Scribbles, &c.

And now for something completely different.

I wrote a dumb little shell script to watch the USCCB’s website for any updates to their ongoing overhaul of the Liturgy of the Hours. If anything changes, the script DMs me on our family’s Slack channel. Why Slack? The price is right and the younger ones without phones can participate. It’s been great fun for general silliness, sharing pictures, and general announcements like we’re starting Boba Fett in 10 minutes.

I’ve also come to appreciate Slack’s webhook feature, which makes it a cinch to post data to a channel. Among other things, I’ve got a script that uses rtl_433 to monitor my wireless grill thermometer and send temperature updates so I can keep an eye on things when I have to be elsewhere.

In any event, this is what I came up with after liberally borrowing from similar things I found online:



mv new.html old.html 2> /dev/null
lynx --dump -nolist $URL > new.html
DIFF_OUTPUT="$(diff --changed-group-format='-%<+%>' --unchanged-group-format='' new.html old.html)"
if [ "0" -ne "${#DIFF_OUTPUT}" ]; then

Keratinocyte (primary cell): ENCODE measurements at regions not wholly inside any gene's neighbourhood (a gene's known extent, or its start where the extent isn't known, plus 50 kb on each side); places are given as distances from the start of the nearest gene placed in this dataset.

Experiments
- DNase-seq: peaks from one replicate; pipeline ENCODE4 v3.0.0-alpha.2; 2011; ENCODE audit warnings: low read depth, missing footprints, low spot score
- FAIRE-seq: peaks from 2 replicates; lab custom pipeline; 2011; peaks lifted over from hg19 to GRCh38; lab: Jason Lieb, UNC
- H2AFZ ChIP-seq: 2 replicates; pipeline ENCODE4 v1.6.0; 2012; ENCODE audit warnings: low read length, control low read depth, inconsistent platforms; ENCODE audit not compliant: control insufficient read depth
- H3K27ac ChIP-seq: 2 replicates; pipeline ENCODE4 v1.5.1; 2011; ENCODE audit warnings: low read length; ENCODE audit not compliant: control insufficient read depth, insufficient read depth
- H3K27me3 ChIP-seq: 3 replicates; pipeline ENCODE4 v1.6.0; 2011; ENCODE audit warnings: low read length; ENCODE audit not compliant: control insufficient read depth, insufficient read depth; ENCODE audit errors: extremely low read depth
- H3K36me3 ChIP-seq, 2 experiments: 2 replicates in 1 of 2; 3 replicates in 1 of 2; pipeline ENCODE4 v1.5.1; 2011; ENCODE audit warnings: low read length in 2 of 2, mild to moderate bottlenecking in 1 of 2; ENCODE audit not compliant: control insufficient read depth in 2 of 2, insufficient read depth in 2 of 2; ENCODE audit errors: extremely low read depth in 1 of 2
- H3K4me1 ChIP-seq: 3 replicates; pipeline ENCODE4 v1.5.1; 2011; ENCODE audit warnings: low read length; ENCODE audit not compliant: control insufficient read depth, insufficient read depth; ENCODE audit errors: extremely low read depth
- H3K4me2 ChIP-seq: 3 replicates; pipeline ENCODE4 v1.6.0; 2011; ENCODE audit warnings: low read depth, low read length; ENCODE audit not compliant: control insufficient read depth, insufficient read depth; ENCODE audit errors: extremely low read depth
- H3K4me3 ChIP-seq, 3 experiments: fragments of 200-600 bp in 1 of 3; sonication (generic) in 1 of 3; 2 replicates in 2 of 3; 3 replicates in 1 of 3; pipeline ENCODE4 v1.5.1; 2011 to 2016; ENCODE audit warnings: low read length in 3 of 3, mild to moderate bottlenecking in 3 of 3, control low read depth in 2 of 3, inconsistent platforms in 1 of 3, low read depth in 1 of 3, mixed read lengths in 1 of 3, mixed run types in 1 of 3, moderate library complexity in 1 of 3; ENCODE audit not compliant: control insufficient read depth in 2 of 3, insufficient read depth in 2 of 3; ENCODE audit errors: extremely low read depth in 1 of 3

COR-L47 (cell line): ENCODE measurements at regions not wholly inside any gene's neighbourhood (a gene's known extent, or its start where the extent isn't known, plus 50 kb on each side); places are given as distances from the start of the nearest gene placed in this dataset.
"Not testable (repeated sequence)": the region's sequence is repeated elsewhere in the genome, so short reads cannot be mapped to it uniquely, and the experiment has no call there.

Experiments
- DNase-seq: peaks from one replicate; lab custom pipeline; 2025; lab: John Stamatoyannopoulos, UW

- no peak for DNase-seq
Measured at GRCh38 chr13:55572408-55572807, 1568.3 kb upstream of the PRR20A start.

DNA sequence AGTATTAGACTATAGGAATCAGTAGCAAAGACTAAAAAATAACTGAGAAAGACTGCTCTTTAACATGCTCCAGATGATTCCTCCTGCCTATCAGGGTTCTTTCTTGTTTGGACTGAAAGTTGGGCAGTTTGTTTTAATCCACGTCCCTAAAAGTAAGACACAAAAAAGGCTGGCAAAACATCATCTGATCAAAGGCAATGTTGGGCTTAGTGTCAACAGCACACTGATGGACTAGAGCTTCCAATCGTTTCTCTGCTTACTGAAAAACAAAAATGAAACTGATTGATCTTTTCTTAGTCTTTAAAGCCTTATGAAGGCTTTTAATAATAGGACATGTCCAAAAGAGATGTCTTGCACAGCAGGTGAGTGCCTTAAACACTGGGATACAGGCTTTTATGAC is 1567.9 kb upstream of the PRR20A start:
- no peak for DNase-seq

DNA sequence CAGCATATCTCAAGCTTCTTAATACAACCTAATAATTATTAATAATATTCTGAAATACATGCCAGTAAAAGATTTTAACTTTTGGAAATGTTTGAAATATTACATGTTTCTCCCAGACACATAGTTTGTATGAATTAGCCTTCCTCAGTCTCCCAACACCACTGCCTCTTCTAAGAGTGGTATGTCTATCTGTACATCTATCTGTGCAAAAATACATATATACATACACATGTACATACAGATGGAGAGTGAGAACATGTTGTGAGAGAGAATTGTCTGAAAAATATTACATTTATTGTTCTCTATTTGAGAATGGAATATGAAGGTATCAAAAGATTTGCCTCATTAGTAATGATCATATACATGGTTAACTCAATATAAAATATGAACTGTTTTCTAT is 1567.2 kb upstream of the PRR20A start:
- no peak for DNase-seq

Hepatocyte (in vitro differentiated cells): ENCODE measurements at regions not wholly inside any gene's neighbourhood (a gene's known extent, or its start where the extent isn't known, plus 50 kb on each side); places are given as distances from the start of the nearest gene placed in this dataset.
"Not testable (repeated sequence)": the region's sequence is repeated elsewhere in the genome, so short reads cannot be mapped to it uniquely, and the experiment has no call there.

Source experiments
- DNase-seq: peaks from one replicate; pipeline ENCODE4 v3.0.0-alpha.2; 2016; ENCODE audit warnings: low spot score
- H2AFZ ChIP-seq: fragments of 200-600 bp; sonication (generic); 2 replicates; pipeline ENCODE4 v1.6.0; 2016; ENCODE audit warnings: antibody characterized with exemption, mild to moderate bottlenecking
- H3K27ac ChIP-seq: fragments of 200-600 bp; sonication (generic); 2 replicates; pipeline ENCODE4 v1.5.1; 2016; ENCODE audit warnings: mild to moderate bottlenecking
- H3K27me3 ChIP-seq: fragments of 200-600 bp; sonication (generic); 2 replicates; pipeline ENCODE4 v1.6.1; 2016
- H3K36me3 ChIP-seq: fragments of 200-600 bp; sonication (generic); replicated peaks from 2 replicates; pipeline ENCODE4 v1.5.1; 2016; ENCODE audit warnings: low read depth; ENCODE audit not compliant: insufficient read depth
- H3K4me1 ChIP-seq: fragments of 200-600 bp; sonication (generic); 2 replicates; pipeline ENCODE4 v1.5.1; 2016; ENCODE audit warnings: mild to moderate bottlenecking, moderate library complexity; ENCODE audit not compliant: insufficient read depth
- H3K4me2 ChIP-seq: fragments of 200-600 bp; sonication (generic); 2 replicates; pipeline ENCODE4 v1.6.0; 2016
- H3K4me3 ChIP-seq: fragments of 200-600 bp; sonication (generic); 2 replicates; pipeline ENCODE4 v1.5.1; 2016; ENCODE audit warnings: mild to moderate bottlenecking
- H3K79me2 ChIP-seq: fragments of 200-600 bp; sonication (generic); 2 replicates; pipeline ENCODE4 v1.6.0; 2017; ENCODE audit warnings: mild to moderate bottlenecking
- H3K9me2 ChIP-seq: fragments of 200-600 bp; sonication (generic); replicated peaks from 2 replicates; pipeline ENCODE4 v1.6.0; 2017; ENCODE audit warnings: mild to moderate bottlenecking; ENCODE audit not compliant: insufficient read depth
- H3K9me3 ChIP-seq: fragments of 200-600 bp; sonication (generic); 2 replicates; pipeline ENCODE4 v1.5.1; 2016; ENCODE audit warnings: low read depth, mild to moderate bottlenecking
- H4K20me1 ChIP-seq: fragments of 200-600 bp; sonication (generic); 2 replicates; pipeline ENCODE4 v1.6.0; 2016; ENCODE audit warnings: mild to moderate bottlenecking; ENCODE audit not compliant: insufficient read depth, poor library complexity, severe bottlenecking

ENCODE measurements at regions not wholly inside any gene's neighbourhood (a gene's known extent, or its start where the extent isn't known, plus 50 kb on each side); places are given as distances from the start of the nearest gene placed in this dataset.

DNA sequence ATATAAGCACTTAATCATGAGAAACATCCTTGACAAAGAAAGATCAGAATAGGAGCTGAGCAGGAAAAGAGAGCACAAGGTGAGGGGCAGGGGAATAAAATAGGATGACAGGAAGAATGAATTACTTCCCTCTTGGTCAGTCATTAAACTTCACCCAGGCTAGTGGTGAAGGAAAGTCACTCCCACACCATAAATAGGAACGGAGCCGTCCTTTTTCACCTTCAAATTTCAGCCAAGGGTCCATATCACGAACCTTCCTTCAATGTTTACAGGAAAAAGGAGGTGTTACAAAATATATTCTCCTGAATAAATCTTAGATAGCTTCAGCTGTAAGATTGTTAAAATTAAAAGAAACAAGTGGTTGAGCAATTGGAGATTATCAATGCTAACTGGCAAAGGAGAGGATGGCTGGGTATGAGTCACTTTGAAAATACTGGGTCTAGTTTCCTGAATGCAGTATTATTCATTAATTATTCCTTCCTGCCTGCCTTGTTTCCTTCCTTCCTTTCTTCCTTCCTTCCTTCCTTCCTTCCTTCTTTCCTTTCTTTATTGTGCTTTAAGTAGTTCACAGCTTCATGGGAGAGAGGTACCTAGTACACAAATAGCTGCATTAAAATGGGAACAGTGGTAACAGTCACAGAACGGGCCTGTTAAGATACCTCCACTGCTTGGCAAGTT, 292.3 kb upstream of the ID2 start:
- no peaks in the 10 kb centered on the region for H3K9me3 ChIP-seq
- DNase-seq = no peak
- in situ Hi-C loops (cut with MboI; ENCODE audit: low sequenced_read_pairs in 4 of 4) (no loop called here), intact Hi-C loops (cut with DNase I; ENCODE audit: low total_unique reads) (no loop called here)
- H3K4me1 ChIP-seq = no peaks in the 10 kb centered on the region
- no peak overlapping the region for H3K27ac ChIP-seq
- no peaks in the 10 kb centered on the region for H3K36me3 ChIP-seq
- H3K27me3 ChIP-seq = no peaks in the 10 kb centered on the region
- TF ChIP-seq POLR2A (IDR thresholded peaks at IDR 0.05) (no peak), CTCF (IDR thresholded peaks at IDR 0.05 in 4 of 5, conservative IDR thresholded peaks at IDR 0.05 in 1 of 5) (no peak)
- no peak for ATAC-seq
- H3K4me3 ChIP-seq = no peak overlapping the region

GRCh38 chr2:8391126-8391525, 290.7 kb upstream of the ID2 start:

message="LOTH Website has been updated:^M"$DIFF_OUTPUT

    curl -X POST -H 'Content-type: application/json' \
            --data "$(jq -n --arg var "$message" '.text = $var')" \

Why lynx? For a page that doesn’t change very often, the USCCB’s CMS uses enough javascript that changes and I was getting false alarms. Lynx will dump out the content and leave all the cruft behind. The ‘nolist’ option suppresses the URL list which is normally appended to the output.

I wanted to see the actual changes in the message, so I found a concise bit of formatting for diff’s output

Another tip of the hat to ‘jq’ which, once again, makes dealing with JSON a snap. This runs as a daily cron job. Now I’ll be all in the loop whenever something happens. In the spirit of sharing, take this and go nuts if it’s useful to you.